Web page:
Instacart slashes prices as delivery competition heats up

Grocery delivery service looks to entice shoppers away from companies such as Amazon


Instacart has made changes to its pricing in Canada and the U.S, making the service a more competitive and cost-feasible option than companies such as Amazon.

In a Nov. 28 e-mail from the third-party service to its customers, Instacart said it had dropped its delivery fee in the U.S. from $5.99 to $3.99 per order of $35 or more, though customers still pay a 5% service fee and $3.99 default delivery fee. Orders arrive within two hours of placement. In Canada, shoppers were already paying $3.99 for the a la carte service so that remains unchanged. The company has, however, lowered the service fee to 5% from 7.5%, according to a company spokesperson.

Additionally, the annual subscription fee to the company’s Instacart Express service dropped by $50 to $99, which is what Canadian members have been paying. Though the annual fee remains unchanged north of the border, the company dropped the 7.5% service fee.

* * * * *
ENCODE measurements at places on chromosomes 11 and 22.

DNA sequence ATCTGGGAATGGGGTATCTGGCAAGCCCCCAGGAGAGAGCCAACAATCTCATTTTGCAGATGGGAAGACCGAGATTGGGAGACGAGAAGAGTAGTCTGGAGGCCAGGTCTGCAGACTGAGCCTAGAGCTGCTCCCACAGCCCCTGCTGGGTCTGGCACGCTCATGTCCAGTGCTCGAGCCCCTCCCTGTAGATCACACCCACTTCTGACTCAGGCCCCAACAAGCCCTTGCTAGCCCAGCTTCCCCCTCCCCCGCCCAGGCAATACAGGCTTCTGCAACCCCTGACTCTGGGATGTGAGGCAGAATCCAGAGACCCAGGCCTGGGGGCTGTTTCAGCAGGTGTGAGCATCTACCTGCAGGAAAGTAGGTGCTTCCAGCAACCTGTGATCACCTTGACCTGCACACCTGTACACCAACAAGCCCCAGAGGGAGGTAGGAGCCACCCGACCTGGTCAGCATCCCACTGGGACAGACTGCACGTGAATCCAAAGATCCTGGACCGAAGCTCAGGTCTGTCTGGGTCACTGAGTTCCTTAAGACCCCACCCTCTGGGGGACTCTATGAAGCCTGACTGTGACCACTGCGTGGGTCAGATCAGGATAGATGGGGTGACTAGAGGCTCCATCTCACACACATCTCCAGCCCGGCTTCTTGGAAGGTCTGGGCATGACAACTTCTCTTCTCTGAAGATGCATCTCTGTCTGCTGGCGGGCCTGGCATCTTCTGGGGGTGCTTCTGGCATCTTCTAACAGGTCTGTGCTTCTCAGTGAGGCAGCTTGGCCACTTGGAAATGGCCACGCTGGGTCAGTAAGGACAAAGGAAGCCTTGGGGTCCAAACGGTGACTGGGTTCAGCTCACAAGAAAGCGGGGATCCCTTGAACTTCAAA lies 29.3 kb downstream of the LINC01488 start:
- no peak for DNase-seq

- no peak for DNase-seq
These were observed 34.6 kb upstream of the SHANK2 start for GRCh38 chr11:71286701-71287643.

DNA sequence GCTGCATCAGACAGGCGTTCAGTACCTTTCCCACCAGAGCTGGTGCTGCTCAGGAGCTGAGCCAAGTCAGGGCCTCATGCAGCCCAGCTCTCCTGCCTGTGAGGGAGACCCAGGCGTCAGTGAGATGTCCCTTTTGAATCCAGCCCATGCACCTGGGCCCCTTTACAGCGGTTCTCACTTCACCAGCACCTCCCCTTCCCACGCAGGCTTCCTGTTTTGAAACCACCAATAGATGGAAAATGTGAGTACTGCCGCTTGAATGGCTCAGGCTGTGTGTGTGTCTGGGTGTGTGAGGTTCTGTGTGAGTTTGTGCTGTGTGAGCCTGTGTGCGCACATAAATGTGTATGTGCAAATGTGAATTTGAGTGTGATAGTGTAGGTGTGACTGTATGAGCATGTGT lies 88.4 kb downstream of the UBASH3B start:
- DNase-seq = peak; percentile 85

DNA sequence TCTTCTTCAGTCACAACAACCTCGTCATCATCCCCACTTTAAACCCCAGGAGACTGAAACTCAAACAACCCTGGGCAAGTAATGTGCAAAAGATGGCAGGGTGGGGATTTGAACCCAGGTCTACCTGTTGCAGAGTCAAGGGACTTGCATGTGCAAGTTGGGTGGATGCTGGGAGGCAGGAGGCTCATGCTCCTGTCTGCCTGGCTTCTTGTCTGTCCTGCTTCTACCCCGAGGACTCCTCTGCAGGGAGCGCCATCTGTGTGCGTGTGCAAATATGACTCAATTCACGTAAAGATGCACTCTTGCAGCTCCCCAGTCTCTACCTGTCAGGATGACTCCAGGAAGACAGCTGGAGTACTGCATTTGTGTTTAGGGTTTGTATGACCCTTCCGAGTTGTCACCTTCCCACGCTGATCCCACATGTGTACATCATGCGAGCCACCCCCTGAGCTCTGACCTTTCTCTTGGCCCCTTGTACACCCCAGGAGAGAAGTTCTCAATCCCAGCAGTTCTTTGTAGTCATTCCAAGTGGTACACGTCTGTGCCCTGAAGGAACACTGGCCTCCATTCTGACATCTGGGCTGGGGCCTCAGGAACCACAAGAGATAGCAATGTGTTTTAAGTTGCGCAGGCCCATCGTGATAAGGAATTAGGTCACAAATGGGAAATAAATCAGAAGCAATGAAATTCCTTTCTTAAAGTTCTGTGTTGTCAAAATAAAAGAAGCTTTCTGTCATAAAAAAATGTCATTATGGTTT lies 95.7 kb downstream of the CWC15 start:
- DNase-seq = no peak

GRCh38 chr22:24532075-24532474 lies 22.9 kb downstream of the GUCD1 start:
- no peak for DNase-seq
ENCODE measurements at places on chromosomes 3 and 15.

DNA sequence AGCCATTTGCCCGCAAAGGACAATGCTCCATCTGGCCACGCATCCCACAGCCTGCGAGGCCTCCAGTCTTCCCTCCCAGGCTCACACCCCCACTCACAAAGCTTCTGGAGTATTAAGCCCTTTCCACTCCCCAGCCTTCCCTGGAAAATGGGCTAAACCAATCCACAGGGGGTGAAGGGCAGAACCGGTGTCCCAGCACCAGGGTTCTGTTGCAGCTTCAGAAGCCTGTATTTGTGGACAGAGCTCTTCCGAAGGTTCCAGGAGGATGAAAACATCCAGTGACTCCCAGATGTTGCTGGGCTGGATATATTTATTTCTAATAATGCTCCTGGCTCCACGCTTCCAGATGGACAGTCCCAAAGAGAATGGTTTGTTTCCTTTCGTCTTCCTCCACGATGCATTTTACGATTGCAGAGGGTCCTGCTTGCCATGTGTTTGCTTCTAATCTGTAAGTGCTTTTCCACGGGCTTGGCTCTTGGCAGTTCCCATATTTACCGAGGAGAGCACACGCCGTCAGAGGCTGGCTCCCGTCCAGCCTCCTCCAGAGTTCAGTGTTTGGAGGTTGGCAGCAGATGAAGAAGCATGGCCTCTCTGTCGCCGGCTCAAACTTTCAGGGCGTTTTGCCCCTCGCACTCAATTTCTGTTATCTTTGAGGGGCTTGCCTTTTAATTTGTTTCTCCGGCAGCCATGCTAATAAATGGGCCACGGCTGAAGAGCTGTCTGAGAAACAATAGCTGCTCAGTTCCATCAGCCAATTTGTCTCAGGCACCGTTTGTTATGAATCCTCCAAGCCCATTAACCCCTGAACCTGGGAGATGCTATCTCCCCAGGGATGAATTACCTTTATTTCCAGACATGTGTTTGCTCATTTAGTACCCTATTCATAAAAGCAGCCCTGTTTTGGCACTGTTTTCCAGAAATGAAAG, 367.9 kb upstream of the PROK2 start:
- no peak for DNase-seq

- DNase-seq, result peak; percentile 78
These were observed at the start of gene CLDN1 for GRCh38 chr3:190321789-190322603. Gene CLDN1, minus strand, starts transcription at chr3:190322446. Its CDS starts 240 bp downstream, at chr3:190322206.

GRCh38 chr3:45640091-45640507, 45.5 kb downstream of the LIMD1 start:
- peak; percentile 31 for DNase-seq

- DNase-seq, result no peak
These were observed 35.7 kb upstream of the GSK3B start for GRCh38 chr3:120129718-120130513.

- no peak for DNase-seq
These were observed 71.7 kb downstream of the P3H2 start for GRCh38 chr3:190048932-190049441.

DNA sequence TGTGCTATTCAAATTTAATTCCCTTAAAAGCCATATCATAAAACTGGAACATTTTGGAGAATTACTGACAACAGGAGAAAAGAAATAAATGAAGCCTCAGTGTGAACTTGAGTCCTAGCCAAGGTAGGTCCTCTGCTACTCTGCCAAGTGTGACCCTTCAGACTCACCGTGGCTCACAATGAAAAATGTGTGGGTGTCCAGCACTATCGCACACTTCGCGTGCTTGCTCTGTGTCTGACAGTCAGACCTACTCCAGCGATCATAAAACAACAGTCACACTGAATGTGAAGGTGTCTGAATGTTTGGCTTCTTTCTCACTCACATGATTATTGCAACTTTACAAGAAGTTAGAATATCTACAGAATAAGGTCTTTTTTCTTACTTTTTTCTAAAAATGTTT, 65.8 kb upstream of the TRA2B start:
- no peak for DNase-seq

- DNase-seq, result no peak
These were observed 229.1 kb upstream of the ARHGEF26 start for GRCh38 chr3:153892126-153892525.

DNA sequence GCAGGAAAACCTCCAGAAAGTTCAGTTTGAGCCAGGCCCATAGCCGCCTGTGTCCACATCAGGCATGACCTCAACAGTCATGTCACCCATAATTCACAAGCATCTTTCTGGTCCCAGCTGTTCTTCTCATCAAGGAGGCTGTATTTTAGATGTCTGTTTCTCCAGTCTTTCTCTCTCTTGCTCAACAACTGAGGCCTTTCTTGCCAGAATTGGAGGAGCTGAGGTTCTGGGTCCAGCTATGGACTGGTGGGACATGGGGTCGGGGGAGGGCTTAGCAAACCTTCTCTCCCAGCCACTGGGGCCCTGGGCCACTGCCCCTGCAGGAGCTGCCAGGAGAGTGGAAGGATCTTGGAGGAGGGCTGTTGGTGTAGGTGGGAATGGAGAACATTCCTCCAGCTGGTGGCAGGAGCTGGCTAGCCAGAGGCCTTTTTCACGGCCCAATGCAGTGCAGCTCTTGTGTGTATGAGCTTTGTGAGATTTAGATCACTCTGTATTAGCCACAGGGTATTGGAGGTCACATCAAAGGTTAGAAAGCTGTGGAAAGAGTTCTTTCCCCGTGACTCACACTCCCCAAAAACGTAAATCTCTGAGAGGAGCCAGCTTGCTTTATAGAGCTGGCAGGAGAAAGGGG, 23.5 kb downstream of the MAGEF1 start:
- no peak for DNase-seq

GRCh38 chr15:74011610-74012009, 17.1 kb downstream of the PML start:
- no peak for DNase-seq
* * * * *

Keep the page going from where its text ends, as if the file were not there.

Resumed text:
“We’ve made grocery delivery more affordable. … Let our personal shoppers take care of your grocery shopping while you save an hour or two,” the grocery e-commerce service said in the e-mail.

Currently, members of Amazon’s Prime subscription program can enjoy two-hour delivery of groceries from Whole Foods for free, and ultra-fast delivery within one hour for $7.99 on orders of $35 or more. An Amazon Prime membership costs $119 annually–up $20 as of May–or $12.99 per month, but the value over Instacart arguably is unlimited free two-day delivery through Amazon, content streaming and more, which the San Francisco-based delivery service does not offer.

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